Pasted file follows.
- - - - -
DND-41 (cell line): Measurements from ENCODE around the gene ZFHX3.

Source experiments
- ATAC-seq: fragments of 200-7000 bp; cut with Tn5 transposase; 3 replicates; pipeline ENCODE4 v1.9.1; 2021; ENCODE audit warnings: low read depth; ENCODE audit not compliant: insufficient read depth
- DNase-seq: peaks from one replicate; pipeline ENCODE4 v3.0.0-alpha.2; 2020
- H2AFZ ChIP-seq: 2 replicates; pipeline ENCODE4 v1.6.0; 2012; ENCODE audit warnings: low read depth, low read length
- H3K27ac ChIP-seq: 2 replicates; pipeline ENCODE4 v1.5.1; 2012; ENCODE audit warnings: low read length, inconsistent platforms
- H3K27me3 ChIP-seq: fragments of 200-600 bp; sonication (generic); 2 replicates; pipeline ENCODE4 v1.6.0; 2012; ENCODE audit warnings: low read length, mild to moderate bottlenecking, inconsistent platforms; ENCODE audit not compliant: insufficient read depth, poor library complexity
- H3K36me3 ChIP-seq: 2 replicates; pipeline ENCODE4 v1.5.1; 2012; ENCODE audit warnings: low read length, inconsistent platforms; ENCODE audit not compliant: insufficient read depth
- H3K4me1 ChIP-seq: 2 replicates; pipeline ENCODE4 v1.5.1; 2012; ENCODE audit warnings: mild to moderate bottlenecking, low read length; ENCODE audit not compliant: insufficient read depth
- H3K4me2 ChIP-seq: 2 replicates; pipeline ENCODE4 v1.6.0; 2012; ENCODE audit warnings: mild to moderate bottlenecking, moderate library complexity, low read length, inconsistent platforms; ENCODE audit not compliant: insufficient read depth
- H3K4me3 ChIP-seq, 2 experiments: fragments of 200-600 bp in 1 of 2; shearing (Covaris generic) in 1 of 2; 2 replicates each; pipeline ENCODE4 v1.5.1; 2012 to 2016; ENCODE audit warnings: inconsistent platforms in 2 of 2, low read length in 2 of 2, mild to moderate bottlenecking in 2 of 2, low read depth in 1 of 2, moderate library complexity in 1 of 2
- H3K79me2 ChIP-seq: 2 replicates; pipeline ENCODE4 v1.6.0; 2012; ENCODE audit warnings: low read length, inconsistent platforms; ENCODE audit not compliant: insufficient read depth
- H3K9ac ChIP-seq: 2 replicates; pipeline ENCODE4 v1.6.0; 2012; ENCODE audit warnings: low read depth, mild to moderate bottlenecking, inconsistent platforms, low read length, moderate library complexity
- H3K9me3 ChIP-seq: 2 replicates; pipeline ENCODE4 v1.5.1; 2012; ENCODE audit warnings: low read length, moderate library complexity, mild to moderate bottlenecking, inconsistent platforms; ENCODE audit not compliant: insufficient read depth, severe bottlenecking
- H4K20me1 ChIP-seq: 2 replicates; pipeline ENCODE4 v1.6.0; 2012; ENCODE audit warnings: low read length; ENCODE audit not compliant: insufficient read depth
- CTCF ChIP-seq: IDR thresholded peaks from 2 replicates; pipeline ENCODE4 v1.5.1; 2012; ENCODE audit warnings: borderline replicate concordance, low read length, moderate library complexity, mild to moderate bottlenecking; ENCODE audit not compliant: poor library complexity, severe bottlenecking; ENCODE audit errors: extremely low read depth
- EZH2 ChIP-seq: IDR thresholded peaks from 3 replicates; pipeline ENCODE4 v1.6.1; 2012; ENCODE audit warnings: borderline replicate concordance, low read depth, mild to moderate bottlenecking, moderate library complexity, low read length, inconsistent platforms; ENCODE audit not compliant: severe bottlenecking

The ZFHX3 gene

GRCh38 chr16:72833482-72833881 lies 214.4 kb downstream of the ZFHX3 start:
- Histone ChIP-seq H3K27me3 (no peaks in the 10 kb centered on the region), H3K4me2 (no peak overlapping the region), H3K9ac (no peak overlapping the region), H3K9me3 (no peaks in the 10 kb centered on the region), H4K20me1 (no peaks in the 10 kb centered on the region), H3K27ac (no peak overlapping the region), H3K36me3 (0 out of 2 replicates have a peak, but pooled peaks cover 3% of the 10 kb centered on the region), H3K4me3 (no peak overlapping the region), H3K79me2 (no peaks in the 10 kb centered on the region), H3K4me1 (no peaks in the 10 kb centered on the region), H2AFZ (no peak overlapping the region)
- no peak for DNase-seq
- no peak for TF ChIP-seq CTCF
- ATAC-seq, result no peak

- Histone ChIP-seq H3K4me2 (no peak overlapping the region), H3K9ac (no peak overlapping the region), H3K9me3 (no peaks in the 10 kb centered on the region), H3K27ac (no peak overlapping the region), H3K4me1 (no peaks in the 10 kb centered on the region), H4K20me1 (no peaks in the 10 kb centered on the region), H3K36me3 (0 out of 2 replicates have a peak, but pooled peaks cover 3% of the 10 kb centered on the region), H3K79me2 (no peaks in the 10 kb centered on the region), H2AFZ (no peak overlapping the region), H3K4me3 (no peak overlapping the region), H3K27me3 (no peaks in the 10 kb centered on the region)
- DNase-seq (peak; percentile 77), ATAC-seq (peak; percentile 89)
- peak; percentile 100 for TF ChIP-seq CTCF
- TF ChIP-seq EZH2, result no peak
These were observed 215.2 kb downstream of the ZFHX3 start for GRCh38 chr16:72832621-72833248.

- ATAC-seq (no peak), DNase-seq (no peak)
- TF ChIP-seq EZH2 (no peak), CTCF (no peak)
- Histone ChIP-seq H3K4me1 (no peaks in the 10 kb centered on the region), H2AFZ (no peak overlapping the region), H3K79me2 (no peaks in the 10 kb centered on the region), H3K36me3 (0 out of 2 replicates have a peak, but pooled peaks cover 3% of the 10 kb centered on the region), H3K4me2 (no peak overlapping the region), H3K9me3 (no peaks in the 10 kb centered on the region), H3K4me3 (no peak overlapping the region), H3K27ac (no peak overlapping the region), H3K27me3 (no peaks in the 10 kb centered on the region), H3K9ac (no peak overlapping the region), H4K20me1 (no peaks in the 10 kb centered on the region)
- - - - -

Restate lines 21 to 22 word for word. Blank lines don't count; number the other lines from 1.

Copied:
- no peak for DNase-seq
- no peak for TF ChIP-seq CTCF